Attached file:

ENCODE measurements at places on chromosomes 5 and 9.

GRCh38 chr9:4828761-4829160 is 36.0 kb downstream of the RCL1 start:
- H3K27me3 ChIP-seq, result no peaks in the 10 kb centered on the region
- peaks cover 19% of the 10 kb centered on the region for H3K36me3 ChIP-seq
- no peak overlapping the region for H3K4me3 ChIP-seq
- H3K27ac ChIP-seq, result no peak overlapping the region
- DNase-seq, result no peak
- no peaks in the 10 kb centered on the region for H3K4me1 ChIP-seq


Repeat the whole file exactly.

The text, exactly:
ENCODE measurements at places on chromosomes 5 and 9.

GRCh38 chr9:4828761-4829160 is 36.0 kb downstream of the RCL1 start:
- H3K27me3 ChIP-seq, result no peaks in the 10 kb centered on the region
- peaks cover 19% of the 10 kb centered on the region for H3K36me3 ChIP-seq
- no peak overlapping the region for H3K4me3 ChIP-seq
- H3K27ac ChIP-seq, result no peak overlapping the region
- DNase-seq, result no peak
- no peaks in the 10 kb centered on the region for H3K4me1 ChIP-seq